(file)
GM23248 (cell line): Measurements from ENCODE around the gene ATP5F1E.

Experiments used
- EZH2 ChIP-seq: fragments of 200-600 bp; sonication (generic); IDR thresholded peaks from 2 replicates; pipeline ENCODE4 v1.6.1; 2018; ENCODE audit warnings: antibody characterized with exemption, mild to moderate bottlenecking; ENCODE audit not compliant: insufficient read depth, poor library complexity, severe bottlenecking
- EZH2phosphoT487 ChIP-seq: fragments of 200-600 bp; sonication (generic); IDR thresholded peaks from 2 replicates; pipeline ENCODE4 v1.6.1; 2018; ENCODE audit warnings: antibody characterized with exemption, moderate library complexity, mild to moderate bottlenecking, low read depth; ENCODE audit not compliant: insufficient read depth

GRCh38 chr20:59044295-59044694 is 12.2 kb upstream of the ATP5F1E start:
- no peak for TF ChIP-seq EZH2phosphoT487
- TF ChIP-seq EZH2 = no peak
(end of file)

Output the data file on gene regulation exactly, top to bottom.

GM23248 (cell line): Measurements from ENCODE around the gene ATP5F1E.

Experiments used
- EZH2 ChIP-seq: fragments of 200-600 bp; sonication (generic); IDR thresholded peaks from 2 replicates; pipeline ENCODE4 v1.6.1; 2018; ENCODE audit warnings: antibody characterized with exemption, mild to moderate bottlenecking; ENCODE audit not compliant: insufficient read depth, poor library complexity, severe bottlenecking
- EZH2phosphoT487 ChIP-seq: fragments of 200-600 bp; sonication (generic); IDR thresholded peaks from 2 replicates; pipeline ENCODE4 v1.6.1; 2018; ENCODE audit warnings: antibody characterized with exemption, moderate library complexity, mild to moderate bottlenecking, low read depth; ENCODE audit not compliant: insufficient read depth

GRCh38 chr20:59044295-59044694 is 12.2 kb upstream of the ATP5F1E start:
- no peak for TF ChIP-seq EZH2phosphoT487
- TF ChIP-seq EZH2 = no peak